HEAD GAMES: The trailer
You thought you had escaped HEAD GAMES because I haven’t mentioned it for a few days. Well, I’m baaack, but this time with the actual story.
The time: 1979. Jim Brooks, an architect on assignment in Argentina, has arrived in Toronto to report to head office.The setting: a bar frequented by Latinos, where Jim meets up with Don Baker, an ex-colleague. Don is a great story-teller -- a bit of a bullshitter maybe, but always entertaining.
They shook hands.
“So, how’s the project going?” Don asked.
“Alright,” Jim said. “Except for the usual problems. The corruption, the demands of the military junta, the red tape.”
Don sipped his drink, listening to Jim with an air of distraction. He kept scanning the people at the bar and looking at the door as if he was expecting someone.
I’m boring him, Jim thought. He changed tack and asked Don about his new career [real estate]. The question kindled a half-light in Don’s eyes. He broke out the real estate anecdotes, a few warm-up jokes, then something with a little more jangle, but sadly below the old standard. Not even close. No fireworks, no exploding laughter.
“Last year I listed a property a couple of blocks from here,” Don said, “a three-story Victorian with a shop on the main floor and two flats upstairs. They laughed at the office when I brought in the listing. Nobody is going to buy that dump, they said. The owner lived on the second floor, with a dozen cats. Her bedroom was a feeding station. Litter boxes and cat food everywhere. The tenant on the third floor was a wino. The place smelled of piss. Next thing you know: the cat lady has a heart attack and ends up in hospital. The Humane Society carts away her pets. I visit the old woman in hospital and make her a bedside offer: I buy the house myself. Let me tell you, Jim, she was glad to get rid of it. It was nothing but a headache for her.”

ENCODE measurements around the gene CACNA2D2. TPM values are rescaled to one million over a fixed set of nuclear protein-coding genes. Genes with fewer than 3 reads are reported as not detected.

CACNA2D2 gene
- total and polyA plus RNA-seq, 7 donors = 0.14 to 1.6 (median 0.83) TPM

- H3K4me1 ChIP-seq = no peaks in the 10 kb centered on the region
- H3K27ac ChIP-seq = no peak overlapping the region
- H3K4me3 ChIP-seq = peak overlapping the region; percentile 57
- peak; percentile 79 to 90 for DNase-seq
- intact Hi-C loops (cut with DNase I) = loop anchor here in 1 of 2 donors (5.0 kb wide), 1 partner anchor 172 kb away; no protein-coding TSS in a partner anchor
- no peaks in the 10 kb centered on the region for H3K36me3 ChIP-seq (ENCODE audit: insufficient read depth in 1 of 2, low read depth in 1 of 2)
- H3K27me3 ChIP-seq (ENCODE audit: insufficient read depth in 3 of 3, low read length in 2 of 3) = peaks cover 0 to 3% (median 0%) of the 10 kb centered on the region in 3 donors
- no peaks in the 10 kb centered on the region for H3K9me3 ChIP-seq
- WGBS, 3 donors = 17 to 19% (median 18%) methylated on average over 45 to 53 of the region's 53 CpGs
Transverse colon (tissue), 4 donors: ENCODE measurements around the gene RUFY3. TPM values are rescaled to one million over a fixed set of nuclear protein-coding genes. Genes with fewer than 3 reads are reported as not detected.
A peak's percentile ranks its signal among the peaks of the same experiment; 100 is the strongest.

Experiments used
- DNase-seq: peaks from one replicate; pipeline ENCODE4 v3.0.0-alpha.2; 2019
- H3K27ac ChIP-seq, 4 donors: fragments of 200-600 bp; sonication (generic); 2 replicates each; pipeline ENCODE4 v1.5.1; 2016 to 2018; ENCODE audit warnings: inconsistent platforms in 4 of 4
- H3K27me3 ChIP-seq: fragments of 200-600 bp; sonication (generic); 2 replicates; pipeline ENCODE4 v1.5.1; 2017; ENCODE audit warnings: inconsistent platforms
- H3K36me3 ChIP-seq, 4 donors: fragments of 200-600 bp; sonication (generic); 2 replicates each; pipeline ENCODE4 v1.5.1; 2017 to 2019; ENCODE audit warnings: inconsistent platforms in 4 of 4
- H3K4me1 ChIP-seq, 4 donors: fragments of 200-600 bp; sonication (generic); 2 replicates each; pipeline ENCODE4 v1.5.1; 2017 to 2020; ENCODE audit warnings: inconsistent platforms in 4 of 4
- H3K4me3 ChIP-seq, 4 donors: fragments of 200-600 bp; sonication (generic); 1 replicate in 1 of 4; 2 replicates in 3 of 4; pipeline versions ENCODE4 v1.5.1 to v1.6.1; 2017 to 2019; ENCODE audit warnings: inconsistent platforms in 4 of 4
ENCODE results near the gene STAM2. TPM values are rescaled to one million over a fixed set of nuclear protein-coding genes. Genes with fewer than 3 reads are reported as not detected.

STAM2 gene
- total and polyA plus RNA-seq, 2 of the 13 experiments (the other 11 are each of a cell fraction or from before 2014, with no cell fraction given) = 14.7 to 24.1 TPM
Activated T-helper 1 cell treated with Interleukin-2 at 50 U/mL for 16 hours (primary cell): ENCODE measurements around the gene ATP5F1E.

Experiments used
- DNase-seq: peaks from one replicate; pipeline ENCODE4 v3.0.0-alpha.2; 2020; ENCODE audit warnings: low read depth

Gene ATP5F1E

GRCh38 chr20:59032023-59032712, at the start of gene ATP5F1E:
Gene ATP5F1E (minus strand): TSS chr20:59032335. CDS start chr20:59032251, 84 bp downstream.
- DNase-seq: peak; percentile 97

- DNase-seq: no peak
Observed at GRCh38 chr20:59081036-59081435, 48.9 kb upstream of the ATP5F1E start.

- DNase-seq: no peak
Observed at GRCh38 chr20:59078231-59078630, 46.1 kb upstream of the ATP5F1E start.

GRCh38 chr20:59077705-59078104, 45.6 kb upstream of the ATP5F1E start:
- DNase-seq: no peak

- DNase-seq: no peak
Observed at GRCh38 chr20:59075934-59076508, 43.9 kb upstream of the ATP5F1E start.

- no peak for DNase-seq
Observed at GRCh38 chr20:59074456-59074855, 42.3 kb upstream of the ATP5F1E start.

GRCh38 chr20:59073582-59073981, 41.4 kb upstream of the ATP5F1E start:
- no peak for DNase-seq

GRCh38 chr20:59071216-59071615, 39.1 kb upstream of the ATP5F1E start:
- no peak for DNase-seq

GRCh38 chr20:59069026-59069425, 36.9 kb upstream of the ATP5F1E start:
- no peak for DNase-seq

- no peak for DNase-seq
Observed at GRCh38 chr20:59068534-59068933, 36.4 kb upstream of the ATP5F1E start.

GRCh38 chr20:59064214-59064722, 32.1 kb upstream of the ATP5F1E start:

“And so you bought the place? That was charitable of you.”
Don drained his Scotch. “Wait till you hear the rest,” he said, signaling the waiter for a refill -- his second refill. He was on a roll now. “So I get a new tenant for the shop and start renovating the old lady’s apartment. I slap paint on the walls and have the floors sanded and refinished. The wino comes padding down from the third floor to see what’s going on. ‘How’s life at the top?’ I say. He breathes alcoholic fumes on me. ‘Crappy,’ he says. ‘The whole city is crappy. A shit place to live in. You pass out on the sidewalk, and people step right over you, like you’re a dog. Where I come from, they don’t treat you like that.’ He was from Sudbury, he told me. ‘So why did you leave?’ I said. ‘Got fired from Inco,’ he said. ‘It’s a company town. You work for Inco, or you don’t work. I should’ve stayed up north and gone tree planting.’ So I make him an offer. ‘You want to go back to Sudbury, Frank?’ I say. ‘Sure,’ he says, and starts reminiscing about family, classmates, neighbours. He goes all weepy on me. ‘Jees,’ he says, ‘we had a ball of a time. Jees, I wish I could go back there now.’ So I say: ‘Tell you what, Frank, I’ll buy you a ticket to Sudbury.’ I drive him to the bus terminal. I give him some pocket money and bundle him on the bus."
Don leaned back with a mission-accomplished grin. “So everybody’s happy. I go back and tell the crew to paint the upstairs as well. A month later I sell the house at a profit.”